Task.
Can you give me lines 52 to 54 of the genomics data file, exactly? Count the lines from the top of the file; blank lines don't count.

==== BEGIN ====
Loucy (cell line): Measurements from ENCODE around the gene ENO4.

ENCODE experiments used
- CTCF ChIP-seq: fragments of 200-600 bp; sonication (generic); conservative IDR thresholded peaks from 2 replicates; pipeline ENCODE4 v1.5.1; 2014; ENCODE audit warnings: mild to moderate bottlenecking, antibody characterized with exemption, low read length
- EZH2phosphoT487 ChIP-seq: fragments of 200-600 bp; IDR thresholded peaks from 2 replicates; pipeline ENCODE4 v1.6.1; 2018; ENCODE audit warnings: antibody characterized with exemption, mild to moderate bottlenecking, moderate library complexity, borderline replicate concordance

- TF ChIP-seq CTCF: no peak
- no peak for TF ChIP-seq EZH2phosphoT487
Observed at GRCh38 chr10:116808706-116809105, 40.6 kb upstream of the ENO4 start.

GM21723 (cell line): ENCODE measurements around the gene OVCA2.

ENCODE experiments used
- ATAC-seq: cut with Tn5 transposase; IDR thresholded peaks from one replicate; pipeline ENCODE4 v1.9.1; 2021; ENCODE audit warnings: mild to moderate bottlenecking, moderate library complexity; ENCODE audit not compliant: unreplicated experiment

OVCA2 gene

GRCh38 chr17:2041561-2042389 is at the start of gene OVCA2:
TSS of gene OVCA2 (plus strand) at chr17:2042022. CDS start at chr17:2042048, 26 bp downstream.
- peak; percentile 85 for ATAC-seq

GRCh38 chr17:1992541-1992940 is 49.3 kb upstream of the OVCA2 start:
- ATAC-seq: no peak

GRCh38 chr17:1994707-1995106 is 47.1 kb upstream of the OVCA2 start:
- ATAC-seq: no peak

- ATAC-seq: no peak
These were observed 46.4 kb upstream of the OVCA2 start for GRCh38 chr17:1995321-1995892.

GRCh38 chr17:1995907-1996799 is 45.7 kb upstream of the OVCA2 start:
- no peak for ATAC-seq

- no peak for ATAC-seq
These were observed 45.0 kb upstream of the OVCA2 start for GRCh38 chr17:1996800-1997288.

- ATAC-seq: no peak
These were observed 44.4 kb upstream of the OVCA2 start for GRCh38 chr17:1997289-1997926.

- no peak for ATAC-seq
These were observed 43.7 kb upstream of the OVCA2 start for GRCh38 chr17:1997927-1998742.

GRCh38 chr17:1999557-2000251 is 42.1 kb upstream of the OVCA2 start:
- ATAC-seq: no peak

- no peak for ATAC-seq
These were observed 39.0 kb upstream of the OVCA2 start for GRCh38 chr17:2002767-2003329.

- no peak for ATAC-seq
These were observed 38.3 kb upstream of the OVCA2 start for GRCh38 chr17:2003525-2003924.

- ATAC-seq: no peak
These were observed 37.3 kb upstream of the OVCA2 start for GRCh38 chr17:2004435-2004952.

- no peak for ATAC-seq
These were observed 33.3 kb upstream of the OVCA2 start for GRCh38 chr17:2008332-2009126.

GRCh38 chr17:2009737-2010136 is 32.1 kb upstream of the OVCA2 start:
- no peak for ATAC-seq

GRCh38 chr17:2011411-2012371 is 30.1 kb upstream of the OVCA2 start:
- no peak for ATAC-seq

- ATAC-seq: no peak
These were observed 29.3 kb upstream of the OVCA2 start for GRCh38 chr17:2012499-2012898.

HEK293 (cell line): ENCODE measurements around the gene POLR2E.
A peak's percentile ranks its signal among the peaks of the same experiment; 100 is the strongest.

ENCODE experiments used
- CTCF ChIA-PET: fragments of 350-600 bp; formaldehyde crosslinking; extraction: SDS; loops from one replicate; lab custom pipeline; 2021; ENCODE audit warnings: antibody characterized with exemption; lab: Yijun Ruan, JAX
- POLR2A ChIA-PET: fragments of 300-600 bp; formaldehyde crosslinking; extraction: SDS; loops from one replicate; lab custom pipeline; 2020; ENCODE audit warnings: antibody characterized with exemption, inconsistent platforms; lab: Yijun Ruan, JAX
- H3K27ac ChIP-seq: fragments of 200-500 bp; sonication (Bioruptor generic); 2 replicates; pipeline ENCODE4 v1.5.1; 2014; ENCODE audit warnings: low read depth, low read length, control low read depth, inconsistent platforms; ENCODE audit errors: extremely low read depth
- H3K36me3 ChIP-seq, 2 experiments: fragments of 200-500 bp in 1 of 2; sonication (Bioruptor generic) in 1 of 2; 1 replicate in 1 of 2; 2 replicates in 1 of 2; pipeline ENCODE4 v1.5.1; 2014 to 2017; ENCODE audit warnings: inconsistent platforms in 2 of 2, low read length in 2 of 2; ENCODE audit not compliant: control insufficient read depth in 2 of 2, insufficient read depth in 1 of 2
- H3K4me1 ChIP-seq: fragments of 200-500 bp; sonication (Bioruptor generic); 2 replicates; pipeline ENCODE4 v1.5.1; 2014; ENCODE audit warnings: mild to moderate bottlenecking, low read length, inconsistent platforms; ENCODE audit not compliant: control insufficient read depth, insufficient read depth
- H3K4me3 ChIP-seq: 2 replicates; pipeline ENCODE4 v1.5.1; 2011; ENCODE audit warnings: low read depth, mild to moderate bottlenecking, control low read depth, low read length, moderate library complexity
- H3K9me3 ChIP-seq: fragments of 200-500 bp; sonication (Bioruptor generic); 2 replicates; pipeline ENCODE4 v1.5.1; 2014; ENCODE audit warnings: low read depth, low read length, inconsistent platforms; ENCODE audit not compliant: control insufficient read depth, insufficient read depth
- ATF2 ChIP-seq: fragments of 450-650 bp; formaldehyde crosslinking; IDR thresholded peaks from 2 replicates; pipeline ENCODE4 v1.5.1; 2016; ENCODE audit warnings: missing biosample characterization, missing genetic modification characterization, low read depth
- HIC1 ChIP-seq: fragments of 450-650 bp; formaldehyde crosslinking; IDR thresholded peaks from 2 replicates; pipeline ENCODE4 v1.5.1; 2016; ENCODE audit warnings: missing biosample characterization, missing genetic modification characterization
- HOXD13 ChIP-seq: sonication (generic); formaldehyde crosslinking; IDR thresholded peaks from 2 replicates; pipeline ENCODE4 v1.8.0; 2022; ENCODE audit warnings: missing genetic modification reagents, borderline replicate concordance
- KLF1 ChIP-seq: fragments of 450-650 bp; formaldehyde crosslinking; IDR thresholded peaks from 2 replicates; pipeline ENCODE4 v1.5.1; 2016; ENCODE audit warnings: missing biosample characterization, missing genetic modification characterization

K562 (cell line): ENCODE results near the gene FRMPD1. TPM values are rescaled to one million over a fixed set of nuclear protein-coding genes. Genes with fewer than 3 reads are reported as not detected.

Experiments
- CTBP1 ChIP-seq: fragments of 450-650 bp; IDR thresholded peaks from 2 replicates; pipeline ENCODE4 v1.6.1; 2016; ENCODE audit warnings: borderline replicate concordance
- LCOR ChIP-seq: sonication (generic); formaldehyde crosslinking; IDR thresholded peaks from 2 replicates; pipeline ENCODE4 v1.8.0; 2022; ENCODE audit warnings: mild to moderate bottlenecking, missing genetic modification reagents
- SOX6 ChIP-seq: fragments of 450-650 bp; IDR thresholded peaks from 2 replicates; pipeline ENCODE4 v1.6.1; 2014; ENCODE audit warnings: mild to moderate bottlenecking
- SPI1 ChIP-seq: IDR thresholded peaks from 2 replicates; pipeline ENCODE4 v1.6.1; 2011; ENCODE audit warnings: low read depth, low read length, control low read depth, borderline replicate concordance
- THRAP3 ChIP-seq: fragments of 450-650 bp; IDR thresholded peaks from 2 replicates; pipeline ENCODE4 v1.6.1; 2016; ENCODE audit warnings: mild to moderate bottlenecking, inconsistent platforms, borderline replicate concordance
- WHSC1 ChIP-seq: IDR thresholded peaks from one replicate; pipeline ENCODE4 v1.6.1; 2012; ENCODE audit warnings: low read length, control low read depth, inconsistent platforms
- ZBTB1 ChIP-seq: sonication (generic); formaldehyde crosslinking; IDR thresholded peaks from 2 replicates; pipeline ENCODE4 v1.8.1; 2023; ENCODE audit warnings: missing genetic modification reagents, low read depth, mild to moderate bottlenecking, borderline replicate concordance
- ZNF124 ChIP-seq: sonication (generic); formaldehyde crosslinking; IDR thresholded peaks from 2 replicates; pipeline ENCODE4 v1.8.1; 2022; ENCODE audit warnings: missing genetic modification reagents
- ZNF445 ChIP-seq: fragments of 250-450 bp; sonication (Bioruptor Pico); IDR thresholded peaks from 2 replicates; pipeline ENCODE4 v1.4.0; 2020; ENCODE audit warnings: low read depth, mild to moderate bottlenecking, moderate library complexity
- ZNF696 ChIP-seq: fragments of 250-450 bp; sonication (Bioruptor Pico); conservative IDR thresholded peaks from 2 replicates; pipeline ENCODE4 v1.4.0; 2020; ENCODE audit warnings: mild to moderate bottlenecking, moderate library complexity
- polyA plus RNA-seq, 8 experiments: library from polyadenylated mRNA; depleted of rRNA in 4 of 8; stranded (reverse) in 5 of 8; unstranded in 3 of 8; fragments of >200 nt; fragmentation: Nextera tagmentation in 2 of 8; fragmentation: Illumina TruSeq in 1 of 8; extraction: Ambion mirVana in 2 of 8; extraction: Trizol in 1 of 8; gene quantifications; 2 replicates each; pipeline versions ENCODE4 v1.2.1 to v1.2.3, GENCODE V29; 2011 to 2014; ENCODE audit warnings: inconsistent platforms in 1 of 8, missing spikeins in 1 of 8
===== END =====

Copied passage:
- H3K4me1 ChIP-seq: fragments of 200-500 bp; sonication (Bioruptor generic); 2 replicates; pipeline ENCODE4 v1.5.1; 2014; ENCODE audit warnings: mild to moderate bottlenecking, low read length, inconsistent platforms; ENCODE audit not compliant: control insufficient read depth, insufficient read depth
- H3K4me3 ChIP-seq: 2 replicates; pipeline ENCODE4 v1.5.1; 2011; ENCODE audit warnings: low read depth, mild to moderate bottlenecking, control low read depth, low read length, moderate library complexity
- H3K9me3 ChIP-seq: fragments of 200-500 bp; sonication (Bioruptor generic); 2 replicates; pipeline ENCODE4 v1.5.1; 2014; ENCODE audit warnings: low read depth, low read length, inconsistent platforms; ENCODE audit not compliant: control insufficient read depth, insufficient read depth